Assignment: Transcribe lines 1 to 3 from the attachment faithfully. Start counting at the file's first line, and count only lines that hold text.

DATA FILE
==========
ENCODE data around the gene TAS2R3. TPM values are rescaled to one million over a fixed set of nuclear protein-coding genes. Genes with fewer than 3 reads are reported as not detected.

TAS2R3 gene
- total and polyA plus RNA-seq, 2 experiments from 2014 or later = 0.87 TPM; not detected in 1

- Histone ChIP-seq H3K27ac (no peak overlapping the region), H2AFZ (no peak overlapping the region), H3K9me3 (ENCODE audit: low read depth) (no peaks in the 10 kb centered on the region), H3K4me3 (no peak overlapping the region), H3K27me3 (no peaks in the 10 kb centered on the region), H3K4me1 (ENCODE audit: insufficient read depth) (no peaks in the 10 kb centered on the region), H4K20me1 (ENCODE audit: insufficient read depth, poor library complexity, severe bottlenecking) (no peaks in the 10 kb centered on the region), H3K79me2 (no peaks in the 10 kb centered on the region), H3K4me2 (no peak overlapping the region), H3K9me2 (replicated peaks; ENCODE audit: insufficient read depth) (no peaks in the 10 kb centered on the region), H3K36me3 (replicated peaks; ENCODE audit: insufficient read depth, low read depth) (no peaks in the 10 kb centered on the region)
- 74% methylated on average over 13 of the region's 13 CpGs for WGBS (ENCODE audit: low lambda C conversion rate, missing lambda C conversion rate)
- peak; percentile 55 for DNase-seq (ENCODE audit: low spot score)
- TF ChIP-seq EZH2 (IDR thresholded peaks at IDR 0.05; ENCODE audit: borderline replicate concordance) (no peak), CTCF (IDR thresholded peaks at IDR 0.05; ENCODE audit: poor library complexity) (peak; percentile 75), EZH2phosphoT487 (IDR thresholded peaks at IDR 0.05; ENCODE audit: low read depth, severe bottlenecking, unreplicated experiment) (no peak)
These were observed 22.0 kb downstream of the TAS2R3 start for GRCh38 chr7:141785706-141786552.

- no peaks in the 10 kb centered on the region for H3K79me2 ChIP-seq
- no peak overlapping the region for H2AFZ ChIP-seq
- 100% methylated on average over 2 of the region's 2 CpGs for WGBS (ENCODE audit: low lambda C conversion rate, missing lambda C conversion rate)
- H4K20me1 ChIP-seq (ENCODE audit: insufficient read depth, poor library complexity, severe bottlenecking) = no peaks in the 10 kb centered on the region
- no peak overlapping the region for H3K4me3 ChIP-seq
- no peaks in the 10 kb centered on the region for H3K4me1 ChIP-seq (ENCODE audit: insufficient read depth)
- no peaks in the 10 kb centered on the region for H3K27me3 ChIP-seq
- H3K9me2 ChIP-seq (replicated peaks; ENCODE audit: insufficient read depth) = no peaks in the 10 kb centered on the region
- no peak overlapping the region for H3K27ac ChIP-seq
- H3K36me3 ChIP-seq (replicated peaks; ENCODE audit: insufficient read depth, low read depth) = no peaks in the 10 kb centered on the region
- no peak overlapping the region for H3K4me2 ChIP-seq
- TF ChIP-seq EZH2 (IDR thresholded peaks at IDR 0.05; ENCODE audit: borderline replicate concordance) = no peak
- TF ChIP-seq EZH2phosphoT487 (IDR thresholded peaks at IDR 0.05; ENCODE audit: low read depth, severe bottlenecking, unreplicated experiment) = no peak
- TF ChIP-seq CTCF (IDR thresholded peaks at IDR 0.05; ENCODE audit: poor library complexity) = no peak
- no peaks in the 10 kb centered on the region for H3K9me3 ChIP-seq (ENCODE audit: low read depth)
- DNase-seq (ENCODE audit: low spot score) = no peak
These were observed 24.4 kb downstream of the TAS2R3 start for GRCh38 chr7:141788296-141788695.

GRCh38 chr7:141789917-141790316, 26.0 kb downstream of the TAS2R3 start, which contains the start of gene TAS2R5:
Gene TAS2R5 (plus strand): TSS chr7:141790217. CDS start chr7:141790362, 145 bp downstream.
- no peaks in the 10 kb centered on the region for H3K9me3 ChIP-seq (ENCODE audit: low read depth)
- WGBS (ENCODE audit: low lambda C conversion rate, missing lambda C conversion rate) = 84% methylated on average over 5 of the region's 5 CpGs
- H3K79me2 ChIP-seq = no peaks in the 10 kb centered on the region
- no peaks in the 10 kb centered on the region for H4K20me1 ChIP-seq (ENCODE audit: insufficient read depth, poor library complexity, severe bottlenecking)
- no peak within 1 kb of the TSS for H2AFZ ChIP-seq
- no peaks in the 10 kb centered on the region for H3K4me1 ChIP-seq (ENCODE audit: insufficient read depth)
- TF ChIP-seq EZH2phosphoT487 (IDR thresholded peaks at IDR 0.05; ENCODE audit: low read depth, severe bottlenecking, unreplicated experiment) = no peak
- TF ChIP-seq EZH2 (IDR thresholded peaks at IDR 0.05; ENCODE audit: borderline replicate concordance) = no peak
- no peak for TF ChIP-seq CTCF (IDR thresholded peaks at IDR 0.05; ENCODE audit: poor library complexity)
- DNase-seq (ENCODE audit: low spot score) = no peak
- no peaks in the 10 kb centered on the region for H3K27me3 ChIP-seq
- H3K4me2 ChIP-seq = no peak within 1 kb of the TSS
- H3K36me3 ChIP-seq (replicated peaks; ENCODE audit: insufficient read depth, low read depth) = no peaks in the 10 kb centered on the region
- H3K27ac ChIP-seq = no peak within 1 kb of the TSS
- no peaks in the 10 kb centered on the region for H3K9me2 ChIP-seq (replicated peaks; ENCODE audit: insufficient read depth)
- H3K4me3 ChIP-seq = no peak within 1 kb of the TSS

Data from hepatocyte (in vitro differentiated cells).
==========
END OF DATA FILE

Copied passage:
ENCODE data around the gene TAS2R3. TPM values are rescaled to one million over a fixed set of nuclear protein-coding genes. Genes with fewer than 3 reads are reported as not detected.

TAS2R3 gene
- total and polyA plus RNA-seq, 2 experiments from 2014 or later = 0.87 TPM; not detected in 1